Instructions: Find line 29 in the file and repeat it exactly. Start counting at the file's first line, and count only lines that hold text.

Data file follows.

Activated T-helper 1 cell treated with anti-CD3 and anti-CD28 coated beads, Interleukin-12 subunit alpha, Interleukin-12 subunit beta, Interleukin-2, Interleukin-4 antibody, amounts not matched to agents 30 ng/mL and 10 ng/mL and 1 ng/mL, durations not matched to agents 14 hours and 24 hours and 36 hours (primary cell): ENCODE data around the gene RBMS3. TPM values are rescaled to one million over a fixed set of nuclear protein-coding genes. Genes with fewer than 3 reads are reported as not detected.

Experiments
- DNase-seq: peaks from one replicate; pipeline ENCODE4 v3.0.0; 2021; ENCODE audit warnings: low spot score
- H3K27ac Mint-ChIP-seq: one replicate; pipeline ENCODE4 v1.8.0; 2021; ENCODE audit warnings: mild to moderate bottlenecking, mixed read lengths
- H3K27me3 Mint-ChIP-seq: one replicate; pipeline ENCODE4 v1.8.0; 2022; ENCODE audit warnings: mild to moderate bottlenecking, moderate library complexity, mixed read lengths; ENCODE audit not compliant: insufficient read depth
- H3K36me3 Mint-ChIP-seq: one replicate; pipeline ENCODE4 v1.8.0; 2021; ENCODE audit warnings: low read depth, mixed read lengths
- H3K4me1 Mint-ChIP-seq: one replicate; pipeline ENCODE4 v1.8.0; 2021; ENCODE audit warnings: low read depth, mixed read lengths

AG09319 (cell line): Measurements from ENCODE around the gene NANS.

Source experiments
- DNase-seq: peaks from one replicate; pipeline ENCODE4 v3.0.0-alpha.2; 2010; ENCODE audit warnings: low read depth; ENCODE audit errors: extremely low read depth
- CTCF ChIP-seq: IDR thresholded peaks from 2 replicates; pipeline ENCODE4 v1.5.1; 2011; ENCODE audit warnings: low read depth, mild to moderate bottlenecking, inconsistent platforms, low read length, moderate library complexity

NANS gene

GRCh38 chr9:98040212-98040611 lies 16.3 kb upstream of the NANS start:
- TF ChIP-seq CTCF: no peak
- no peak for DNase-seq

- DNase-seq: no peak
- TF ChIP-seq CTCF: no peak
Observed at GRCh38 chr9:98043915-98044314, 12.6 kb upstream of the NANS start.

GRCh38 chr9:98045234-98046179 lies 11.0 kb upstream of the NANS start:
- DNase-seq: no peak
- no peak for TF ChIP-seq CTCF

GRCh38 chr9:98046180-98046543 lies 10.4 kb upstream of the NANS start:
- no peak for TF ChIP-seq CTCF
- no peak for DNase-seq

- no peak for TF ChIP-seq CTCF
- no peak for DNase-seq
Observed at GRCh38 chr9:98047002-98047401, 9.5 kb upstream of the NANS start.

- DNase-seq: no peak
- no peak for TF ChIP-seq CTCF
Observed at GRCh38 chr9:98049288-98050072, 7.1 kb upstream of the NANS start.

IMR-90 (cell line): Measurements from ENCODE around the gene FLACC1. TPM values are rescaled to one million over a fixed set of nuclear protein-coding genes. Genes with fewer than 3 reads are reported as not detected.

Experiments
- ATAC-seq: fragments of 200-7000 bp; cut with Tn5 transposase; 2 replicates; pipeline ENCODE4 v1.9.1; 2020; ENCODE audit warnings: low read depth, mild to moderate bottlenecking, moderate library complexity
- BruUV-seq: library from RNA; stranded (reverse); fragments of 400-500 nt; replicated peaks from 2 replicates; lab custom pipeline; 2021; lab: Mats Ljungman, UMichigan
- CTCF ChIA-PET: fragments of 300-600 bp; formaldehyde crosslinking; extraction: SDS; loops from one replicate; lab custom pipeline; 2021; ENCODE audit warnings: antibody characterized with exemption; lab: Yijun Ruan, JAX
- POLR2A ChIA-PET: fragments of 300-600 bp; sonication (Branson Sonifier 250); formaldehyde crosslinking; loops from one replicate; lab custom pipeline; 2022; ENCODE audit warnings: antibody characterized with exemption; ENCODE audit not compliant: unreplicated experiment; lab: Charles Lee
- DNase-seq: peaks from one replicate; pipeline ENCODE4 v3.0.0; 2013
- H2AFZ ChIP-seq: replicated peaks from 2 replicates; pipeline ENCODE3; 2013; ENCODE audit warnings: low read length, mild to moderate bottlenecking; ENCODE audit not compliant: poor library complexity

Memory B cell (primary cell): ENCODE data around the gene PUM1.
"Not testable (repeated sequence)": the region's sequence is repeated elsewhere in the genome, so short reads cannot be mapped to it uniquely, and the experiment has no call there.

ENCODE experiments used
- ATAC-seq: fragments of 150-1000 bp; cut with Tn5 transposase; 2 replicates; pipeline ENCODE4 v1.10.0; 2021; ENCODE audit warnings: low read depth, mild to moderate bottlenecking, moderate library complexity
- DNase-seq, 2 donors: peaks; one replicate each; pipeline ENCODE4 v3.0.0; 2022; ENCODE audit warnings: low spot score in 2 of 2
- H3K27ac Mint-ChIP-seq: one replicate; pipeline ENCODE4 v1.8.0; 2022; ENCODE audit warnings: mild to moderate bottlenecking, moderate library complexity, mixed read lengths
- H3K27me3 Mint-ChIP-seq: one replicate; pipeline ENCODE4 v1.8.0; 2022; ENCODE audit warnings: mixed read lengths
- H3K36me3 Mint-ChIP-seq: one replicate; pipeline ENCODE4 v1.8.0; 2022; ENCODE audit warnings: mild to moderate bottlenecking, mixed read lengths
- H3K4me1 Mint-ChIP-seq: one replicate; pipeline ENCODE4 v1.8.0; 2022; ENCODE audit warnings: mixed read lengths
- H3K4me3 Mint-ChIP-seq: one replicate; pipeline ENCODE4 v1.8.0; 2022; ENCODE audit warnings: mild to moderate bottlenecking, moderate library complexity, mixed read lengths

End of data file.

- no peak for TF ChIP-seq CTCF